NABOKV-L post 0021937, Sat, 13 Aug 2011 15:37:50 +0100

Re: Golliwogs
It¹s vital to know that Goll[i/y]wog (the doll and the name) is considered
racist to many Anglophones. And Wog even more so, in the same taboo class as
the N-word. Context: child-speak doggy-woggy

Of course PC (Politically Correct) fashions vary confusedly over space, time
and languages. Even sensitive novelists like Nabokov can be caught
retrospectively Œout-of-phase,¹ as it were. He regularly uses Negro where
Black or African-American have become more Œacceptable.¹ Blacks themselves
have long argued over these changing usages. See, e.g., Black linguist John
McWhorter¹s comments at

Growing up in 1930s UK, we found the Golliwog black doll rather cute and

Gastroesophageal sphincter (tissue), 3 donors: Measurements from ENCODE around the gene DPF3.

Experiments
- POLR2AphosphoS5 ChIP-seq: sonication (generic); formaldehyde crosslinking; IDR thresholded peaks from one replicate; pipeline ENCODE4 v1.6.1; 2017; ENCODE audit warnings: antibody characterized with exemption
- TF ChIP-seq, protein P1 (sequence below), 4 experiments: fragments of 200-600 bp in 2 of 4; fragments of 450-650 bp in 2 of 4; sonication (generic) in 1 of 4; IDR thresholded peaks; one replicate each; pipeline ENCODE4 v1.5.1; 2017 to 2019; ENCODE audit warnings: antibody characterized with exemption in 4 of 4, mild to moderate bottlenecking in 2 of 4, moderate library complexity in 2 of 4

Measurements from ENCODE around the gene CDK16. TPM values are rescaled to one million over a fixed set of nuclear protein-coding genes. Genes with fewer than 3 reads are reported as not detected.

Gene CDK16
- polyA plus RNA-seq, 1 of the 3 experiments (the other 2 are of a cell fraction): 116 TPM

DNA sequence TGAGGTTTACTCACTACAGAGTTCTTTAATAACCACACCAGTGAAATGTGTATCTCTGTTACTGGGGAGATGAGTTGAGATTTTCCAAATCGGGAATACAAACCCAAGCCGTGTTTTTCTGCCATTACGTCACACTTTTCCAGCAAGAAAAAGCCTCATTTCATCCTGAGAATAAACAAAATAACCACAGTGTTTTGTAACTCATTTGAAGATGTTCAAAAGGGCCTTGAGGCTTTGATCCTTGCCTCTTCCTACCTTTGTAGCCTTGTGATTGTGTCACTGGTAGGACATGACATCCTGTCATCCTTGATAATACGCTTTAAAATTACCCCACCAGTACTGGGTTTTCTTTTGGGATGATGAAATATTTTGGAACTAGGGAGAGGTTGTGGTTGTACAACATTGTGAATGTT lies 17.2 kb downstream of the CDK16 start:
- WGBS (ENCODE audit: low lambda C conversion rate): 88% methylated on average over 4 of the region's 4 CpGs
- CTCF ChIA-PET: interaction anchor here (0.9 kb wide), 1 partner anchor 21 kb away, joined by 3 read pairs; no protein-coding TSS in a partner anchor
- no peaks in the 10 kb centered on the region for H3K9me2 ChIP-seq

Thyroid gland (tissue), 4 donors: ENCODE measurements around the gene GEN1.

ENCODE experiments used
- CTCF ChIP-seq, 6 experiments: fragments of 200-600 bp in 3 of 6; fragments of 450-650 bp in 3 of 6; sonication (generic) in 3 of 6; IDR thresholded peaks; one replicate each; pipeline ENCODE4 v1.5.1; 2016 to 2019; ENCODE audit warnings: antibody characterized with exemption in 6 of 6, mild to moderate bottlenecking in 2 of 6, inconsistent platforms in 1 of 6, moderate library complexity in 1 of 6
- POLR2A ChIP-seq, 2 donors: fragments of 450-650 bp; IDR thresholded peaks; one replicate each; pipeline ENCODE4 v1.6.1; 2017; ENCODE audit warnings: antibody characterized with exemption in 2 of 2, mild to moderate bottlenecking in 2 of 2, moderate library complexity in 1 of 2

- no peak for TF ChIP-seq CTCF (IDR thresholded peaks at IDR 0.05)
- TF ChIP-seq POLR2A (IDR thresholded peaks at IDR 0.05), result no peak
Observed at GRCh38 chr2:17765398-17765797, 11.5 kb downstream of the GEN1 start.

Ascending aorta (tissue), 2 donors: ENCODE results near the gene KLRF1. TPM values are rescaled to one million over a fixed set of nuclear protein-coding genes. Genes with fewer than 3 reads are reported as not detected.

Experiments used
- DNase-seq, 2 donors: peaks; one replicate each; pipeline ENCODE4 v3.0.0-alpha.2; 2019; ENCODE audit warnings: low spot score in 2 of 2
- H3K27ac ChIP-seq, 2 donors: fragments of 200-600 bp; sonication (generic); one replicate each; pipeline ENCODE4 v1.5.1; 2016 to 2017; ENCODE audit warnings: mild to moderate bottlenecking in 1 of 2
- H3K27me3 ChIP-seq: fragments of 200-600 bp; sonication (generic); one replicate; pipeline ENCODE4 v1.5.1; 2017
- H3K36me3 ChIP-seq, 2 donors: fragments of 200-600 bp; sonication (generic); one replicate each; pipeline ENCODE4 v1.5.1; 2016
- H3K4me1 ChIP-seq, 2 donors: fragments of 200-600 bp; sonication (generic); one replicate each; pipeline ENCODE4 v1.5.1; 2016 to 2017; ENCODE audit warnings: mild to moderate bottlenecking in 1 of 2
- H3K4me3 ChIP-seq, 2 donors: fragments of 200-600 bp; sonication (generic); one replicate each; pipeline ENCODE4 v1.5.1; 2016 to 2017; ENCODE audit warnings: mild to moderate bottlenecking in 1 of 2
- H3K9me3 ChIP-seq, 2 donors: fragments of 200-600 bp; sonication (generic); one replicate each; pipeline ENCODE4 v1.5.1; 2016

totally inoffensive. Indeed, until 2002 the Golliwog logo label appeared on
the jars of Robinson¹s most popular jams and marmalades. The current trend
is that both the name and doll are out of fashion, being widely considered
as distasteful stereotypes on a par with blacked-up minstrels.
Stan Kelly-Bootle.

On 13/08/2011 04:12, "Jansy" <jansy@AETERN.US> wrote:

> Didier Machu: Yes, there are traces of Golliwog in Camera Obscura / Laughter
> in the Dark. Margot twice calls Albinus the British edition but in
> the American edition (100, 180) woggy is substituted....
> JM: It would be nice if I were able to retribute DMachu's comprehensive
> information in connection to the golliwoggs, but this kind of doll, or of
> adventure-stories for children is very unfamiliar to me. I would never have
> guessed its presence in "Laughter in the Dark" nor in "KQKn," with the
> unexpected literary pranks it entails.
> I'll check it in the Brazilian-Portuguese edition to find out how the
> translators cope with it or, at least, how they render the "doggy-woggy"
> alusion.

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